• Abstract: A significant literature suggests that religious conviction can drive political participation, perhaps because religious people internalize a moral obligation to act toward the common good and/or because religious conviction gives people a sense that their actions will make a difference. This paper presents findings from a community-collaborative pilot study in Zambia that examines these ideas. Zambia is an overwhelmingly Christian state experiencing dramatic democratic backsliding. Zambian churches are among the major providers of civic engagement education and programming. Together with our community partners, we randomly assigned Zambian youth (aged 18-35) volunteers into one-time civic engagement workshops. Identical basic civic educational material was presented in each workshop. Yet, we ended this curriculum with two different sets of pre-recorded Christian motivational messages: In 50% of the workshops, these messages emphasized a religious obligation to sacrifice for the common good. In the other 50%, the messages emphasized the power of faith to make change in the world. We found that the latter message (emphasizing the power of faith) moved workshop participants to be more willing to participate in peaceful protest, to disavow political violence, and to critically evaluate other people who choose not to participate in electoral politics. By contrast, the message focused on sacrifice for the common good did not affect political participation relative to baseline. We discuss how the study advances research on religion and political participation as well as knowledge about Christian civic education programs, which are prevalent but understudied throughout.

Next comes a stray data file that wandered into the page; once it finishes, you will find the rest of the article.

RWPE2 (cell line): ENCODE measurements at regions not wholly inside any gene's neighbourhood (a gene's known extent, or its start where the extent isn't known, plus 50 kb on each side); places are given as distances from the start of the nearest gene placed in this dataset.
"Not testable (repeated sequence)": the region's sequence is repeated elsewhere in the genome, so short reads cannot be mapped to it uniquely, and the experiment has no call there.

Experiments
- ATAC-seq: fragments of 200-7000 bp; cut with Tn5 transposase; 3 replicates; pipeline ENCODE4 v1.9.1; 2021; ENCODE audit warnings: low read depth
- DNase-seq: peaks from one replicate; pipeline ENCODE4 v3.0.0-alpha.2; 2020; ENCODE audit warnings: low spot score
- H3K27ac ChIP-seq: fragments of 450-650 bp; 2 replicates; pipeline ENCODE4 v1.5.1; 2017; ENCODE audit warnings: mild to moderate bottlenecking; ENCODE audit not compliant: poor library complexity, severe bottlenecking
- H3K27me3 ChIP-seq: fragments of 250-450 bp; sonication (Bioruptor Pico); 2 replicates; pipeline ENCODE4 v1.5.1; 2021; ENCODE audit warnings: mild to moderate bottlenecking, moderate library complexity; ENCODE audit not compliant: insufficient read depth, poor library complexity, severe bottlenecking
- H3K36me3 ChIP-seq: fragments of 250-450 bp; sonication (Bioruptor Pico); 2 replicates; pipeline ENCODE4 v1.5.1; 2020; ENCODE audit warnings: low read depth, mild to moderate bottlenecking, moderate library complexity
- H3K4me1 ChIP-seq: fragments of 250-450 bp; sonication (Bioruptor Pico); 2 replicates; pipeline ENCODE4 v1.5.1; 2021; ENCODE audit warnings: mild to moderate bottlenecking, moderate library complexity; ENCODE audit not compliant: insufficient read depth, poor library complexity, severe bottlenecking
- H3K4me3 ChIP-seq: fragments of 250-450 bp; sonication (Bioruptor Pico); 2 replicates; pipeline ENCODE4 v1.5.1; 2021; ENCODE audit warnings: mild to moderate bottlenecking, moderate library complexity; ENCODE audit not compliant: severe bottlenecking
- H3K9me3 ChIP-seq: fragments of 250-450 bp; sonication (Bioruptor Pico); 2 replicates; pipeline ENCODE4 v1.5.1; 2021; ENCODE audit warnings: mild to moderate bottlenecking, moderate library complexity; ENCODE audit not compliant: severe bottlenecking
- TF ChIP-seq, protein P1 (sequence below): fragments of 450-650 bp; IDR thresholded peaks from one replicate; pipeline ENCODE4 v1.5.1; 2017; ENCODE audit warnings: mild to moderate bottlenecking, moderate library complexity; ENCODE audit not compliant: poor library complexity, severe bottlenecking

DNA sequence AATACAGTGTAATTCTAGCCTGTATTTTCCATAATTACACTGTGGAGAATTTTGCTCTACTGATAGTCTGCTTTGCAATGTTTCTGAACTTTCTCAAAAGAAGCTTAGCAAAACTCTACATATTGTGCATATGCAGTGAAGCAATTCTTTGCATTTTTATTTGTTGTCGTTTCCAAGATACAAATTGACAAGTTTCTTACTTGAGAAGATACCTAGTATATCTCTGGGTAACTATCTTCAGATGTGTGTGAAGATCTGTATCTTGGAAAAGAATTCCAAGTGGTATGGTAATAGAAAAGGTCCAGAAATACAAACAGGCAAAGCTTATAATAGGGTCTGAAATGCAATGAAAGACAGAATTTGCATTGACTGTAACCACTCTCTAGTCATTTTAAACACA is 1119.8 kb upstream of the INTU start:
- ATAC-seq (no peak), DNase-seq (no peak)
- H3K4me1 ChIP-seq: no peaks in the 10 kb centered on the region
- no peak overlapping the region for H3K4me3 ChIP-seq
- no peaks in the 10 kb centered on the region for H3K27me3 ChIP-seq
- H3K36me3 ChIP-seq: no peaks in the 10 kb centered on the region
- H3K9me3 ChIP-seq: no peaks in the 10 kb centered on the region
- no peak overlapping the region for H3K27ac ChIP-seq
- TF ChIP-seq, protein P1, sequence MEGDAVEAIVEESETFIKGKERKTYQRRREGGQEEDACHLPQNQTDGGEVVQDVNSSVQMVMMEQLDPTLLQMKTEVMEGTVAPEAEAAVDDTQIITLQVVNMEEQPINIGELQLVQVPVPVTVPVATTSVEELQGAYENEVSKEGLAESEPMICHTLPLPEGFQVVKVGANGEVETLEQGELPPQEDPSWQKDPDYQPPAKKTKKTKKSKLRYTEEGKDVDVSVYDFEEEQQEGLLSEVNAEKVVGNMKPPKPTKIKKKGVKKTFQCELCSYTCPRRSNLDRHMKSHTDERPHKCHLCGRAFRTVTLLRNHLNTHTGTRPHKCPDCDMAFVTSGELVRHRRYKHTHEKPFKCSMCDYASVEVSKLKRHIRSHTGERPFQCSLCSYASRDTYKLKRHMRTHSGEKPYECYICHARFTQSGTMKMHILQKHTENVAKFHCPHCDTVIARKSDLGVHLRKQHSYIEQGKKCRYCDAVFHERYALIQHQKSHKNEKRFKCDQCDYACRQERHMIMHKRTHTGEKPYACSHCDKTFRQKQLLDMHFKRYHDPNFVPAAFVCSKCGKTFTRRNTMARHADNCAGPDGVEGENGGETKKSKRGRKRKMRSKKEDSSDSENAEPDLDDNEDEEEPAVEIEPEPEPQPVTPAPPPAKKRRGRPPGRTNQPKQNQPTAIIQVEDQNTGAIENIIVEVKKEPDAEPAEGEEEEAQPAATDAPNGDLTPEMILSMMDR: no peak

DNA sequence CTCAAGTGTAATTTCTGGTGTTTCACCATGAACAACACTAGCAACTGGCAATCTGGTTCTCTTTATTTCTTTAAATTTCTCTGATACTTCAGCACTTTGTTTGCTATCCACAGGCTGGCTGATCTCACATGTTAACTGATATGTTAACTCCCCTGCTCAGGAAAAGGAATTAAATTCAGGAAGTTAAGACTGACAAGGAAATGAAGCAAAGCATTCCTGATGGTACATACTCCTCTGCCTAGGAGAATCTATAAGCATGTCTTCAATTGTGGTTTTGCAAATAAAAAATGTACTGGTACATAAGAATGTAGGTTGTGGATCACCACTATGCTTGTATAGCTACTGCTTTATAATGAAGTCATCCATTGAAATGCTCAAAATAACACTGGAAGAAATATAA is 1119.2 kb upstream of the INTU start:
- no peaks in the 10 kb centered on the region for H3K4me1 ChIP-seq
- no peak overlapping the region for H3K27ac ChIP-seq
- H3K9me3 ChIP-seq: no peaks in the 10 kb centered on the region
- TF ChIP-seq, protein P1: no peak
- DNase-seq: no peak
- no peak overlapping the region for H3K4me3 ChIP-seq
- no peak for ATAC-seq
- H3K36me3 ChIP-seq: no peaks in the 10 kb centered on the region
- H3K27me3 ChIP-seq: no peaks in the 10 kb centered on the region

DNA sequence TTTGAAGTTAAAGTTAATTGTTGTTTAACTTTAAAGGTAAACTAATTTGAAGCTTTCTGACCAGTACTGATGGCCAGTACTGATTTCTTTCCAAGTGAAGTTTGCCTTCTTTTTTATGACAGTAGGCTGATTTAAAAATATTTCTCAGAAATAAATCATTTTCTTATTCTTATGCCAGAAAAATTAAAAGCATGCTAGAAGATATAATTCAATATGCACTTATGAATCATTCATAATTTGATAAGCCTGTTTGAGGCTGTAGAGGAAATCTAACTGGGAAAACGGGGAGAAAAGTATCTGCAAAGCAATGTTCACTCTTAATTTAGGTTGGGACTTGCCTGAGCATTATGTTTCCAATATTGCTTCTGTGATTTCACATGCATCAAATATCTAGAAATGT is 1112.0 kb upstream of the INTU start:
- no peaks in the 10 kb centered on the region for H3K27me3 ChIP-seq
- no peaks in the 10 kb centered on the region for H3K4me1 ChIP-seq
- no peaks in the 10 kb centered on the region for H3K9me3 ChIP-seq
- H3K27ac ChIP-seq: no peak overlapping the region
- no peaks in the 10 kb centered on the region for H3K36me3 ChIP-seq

• Topic: Civil Society, Politics, Religion, Democracy, Youth
  • Political Geography: Africa, Zambia
  • Author: Stephanie Savell
  • Publication Date: 03-2021
  • Content Type: Working Paper
  • Institution: Watson Institute for International and Public Affairs at Brown University